Explore project
Excavations have been organised every year since 2000 and have involved the participation of many researchers and students from various Greek and foreign Institutes and Universities. The investigation focuses on five main areas, the first on the north-eastern slope of the hill, the second towards the north, the third at the top of the hill, the fourth on its south side and the fifth on the south-eastern slope. To date some 560 square metres of the mound have been investigated, bringing to light important finds and a wealth of information about the prehistoric inhabitants of Paliambela. The investigation continues with the simultaneous study of the material and plans for future expansion.
Excavation procedure
The investigation of a prehistoric settlement is not a simple procedure limited to the discovery of architectural remains and moveable finds (pottery, figurines, tools, etc.). The collection of data related to people's everyday activities constitutes a central aim of a modern archaeological excavation. The very undertaking of the excavation demands exceptionally methodical and careful work, which is carried out using particularly intensive techniques.

All the investigated layers are carefully dry-sieved as the excavation is being carried out, and all finds one centimetre in size and over are collected. A significant part of each layer is wet-sieved, in order to distinguish the very small finds which are not easily detected in the trenches during excavation (beads), and to separate out the fragile organic residues (seeds, charcoal traces) which contain important information. Furthermore, soil samples are collected with a view to the detailed analysis of their sediments, and samples of charcoal are taken wherever it is uncovered with an aim to date the age of the layer.
Documenting the excavation
Excavation is a process that destroys the object of its study. Since it is impossible to repeat, the systematic recording of every piece of information is essential in order to lead to useful conclusions. Each excavator keeps a diary which describes the progress of the work undertaken and his/her observations about the particular area they are excavating (also called the unit of excavation) , along with a catalogue of the finds and architectural constructions uncovered. The frequent photographing of the trenches in an essential part of the documentation. Finally, recordings are made at regular intervals during the excavation work which serve as an archive of the excavation method and of the speculation involved in the excavation procedure.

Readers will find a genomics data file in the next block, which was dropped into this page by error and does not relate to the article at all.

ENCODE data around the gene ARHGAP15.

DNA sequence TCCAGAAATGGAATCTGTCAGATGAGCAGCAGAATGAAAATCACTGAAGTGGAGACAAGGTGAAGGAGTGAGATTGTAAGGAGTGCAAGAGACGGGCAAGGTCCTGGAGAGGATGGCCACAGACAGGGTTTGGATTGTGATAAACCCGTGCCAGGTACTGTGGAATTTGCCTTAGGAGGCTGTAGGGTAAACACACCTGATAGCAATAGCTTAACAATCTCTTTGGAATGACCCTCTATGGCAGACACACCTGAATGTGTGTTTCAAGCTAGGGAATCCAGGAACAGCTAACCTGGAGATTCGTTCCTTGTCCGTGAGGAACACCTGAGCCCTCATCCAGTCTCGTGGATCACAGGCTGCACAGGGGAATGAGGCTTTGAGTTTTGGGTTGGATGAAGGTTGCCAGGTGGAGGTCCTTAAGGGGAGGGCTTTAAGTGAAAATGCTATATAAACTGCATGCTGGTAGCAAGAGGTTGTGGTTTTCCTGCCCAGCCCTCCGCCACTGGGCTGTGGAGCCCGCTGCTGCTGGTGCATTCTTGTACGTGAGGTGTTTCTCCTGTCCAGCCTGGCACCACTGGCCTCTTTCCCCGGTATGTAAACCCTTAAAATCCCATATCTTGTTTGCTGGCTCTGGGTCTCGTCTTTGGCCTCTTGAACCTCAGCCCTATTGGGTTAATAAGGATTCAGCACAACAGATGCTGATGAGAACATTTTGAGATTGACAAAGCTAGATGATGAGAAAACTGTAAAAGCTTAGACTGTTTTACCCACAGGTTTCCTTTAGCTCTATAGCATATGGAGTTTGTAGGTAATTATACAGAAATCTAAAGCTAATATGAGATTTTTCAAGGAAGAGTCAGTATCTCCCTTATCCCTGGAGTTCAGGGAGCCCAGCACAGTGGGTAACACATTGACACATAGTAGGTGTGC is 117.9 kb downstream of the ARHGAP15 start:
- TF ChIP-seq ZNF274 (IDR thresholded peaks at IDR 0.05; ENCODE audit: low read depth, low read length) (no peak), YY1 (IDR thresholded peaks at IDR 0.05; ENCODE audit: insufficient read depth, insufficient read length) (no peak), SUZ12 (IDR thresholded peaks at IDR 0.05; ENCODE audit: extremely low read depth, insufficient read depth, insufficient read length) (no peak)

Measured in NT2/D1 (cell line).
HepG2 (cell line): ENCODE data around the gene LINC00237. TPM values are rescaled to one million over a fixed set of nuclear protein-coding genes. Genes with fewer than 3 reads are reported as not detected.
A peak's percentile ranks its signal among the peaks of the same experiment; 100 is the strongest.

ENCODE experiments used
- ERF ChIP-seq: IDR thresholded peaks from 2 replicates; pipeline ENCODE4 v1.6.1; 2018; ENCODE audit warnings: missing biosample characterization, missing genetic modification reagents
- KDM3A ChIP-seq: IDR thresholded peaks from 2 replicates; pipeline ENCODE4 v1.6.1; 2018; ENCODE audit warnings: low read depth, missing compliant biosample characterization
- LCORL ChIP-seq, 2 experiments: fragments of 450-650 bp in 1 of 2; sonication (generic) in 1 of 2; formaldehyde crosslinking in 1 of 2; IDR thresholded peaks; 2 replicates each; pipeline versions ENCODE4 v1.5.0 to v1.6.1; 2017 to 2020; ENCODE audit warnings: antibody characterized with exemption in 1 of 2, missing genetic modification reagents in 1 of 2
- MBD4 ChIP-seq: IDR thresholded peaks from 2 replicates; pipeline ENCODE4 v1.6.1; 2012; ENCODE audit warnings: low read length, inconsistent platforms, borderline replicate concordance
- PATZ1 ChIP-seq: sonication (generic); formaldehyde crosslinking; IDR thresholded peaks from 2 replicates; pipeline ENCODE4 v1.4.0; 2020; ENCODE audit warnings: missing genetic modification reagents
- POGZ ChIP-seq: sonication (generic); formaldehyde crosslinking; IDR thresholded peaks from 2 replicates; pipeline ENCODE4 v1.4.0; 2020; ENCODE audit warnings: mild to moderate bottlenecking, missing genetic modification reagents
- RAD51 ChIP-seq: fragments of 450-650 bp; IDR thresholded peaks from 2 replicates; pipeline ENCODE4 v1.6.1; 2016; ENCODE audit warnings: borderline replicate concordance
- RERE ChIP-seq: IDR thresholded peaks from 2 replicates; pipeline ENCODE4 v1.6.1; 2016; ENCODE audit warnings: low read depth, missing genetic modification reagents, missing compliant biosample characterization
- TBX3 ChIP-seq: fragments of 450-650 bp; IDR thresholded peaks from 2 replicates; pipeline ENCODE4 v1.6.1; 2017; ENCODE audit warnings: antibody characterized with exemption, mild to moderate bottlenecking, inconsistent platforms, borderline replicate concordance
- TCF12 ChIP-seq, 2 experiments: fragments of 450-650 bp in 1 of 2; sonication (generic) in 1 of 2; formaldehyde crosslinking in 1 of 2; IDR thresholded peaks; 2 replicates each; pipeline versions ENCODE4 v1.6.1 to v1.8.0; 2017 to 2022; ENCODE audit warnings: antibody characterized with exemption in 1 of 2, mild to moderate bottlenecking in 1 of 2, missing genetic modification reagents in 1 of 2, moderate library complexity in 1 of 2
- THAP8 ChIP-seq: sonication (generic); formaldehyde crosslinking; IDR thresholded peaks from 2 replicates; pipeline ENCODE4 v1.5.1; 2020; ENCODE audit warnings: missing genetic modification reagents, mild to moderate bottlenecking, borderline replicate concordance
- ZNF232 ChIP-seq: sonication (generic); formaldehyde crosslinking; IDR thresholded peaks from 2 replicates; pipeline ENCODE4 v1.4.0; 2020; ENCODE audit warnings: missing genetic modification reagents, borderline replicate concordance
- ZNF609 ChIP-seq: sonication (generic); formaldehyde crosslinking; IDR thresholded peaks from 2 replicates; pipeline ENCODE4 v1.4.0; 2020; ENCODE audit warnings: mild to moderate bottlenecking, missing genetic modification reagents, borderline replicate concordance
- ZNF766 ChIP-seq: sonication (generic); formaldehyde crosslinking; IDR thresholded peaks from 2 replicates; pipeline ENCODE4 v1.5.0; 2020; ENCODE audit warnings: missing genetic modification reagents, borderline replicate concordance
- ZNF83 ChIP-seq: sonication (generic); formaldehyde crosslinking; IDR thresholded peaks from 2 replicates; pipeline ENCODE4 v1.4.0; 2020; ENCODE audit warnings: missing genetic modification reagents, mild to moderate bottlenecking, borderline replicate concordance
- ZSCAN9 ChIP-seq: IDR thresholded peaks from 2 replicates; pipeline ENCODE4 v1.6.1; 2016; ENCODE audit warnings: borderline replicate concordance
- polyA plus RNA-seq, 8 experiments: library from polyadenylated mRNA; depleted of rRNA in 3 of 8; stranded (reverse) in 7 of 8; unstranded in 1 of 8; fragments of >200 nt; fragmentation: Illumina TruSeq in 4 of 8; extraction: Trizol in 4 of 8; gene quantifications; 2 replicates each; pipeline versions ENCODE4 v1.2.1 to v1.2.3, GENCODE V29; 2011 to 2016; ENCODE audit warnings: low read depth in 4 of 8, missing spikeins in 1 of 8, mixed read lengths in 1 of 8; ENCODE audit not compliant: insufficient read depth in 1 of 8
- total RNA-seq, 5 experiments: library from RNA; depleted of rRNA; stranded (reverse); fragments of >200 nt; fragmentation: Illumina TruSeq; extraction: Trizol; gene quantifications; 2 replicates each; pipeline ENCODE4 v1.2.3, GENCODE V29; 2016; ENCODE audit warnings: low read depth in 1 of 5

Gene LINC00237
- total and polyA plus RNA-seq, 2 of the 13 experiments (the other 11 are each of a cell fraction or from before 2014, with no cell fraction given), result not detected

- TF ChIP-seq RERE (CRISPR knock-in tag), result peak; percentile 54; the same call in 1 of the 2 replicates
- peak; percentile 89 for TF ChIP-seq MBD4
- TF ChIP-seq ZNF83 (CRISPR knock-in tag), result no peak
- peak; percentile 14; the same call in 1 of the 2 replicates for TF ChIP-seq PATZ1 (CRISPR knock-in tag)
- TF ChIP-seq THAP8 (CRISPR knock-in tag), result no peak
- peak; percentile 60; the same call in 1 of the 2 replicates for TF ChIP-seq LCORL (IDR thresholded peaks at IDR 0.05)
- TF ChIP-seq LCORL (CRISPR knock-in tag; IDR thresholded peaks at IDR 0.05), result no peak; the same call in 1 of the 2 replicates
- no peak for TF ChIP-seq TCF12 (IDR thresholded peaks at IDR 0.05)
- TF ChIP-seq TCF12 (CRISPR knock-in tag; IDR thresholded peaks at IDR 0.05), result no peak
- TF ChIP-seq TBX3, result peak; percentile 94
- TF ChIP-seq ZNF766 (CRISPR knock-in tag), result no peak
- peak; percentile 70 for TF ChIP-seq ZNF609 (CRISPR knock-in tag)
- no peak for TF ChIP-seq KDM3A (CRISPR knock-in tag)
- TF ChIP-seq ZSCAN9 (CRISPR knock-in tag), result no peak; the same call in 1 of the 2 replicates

Digital technology
Digital technology plays a central role in the Paliambela programme. Precise co-ordinates are taken for all finds using digital photogrammetry. It is worth mentioning that all the co-ordinates are recorded on the basis of the national network. The topographic plotting of all the architectural finds is also done digitally, as is the stratigraphy of the site. The methodology followed was developed through a previous research programme of the University of Thessaloniki's Research Committee in collaboration with P. Patia, a lecturer at the Polytechnic School.The exploration of the possibility of wireless networks for the documentation of the excavation procedure in the future is the subject of a parallel investigation, and it is supported by the experience of the research team and by its participation in the PAST European programme.
Laboratory support
In a modern excavation, the work is not limited to the field. It is complemented by simultaneous work in the laboratory, where the staff proceeds to an initial cataloguing of the finds and informs the excavators about the soils they are digging. For example, it is possible to give almost immediate information about deposits rich in seeds, while decisions concerning the excavation are supported by the quick supply of information as regards dating, the integrity, and use of the layers that can be drawn from an initial examination of the pottery. In this way the interpretations of the excavators in the field are checked, and the study of the finds progresses for the duration of the excavation.

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